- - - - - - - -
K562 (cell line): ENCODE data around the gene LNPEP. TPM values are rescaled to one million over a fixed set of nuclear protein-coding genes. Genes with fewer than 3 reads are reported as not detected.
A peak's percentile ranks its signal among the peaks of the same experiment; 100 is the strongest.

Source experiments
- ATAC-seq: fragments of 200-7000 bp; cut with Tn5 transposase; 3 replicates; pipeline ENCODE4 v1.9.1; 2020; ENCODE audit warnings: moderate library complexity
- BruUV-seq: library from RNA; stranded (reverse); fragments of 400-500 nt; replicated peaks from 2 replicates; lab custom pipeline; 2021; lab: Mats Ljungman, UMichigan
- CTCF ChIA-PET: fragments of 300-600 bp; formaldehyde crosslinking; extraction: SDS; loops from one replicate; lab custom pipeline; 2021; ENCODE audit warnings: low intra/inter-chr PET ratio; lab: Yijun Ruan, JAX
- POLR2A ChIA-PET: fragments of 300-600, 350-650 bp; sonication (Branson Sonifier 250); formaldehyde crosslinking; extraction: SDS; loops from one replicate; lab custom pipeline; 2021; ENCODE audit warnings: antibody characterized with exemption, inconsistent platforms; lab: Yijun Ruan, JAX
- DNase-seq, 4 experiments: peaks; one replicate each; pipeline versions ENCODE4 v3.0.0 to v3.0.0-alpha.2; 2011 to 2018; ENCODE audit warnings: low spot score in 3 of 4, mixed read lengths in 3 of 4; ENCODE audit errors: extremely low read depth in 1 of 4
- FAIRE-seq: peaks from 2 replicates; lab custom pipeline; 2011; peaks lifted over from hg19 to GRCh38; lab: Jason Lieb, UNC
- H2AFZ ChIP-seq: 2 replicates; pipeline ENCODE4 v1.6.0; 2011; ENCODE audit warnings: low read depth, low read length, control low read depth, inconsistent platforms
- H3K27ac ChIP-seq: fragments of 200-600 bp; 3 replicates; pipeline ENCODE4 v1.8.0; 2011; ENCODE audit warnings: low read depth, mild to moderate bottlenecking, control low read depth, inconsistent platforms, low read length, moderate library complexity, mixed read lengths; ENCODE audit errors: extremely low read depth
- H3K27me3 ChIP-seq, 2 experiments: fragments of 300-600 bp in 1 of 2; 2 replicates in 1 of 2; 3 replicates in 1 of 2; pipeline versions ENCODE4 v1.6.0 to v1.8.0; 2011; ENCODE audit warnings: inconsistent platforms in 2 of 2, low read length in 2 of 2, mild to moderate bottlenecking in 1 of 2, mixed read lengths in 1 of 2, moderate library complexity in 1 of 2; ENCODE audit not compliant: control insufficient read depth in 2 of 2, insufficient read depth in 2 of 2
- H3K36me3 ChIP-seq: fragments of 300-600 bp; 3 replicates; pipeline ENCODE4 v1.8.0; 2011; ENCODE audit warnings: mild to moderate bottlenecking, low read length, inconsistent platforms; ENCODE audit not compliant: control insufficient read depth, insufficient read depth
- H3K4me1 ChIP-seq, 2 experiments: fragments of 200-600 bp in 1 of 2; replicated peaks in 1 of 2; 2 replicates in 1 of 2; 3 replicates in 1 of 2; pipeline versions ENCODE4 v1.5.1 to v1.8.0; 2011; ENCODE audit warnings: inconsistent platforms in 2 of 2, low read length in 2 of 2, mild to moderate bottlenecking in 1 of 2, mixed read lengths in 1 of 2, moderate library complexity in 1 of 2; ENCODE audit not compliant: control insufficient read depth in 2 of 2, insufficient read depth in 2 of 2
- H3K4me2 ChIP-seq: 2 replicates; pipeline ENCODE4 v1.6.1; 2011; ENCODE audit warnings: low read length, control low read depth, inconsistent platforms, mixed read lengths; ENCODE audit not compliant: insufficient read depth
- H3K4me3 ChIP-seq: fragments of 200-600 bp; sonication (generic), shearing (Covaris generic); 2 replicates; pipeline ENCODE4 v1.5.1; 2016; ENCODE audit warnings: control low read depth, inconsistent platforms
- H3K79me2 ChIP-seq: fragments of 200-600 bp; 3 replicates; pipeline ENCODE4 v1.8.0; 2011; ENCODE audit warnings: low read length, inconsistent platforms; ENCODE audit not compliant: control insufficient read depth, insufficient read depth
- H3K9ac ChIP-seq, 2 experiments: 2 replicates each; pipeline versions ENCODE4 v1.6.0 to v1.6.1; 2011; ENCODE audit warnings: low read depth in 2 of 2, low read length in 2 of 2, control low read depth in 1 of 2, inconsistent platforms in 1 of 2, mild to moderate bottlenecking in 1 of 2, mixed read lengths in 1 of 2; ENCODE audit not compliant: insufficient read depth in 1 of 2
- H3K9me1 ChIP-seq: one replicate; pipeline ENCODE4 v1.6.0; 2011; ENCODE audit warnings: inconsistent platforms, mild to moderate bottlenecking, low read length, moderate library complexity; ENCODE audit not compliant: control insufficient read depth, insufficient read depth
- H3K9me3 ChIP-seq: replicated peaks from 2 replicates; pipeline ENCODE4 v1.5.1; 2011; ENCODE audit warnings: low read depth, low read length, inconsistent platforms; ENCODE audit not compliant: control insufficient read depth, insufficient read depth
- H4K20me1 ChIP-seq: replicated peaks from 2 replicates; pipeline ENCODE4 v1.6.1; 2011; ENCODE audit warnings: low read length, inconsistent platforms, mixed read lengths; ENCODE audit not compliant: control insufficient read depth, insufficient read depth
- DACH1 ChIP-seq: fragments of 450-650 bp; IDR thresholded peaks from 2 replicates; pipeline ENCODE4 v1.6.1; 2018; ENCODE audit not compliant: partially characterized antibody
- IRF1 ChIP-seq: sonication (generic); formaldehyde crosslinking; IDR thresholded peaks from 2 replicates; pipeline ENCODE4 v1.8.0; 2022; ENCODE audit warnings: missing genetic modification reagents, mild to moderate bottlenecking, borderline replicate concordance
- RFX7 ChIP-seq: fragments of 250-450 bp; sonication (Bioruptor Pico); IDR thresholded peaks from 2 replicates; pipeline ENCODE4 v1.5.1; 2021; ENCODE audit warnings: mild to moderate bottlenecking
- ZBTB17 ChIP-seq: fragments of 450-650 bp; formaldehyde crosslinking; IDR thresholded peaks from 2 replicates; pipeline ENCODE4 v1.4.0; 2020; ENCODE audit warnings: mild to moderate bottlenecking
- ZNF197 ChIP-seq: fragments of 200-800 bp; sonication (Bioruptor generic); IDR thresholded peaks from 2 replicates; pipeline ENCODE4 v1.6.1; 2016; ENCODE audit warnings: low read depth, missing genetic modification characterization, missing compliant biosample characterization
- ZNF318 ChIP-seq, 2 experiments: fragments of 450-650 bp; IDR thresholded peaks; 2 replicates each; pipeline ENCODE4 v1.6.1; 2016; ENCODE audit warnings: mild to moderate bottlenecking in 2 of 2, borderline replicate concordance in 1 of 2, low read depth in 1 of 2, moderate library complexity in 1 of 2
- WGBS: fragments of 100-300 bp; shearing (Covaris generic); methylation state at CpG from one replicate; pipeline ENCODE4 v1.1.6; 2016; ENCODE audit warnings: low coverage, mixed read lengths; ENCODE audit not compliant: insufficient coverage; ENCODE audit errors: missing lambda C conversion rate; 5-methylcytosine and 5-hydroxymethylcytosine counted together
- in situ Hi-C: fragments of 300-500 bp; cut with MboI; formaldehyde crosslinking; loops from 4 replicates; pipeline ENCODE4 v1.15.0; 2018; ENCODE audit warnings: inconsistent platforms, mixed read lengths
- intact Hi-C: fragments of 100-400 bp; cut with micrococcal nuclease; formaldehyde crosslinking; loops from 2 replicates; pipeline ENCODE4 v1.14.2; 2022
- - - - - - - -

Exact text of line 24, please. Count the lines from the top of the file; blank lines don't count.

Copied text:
- RFX7 ChIP-seq: fragments of 250-450 bp; sonication (Bioruptor Pico); IDR thresholded peaks from 2 replicates; pipeline ENCODE4 v1.5.1; 2021; ENCODE audit warnings: mild to moderate bottlenecking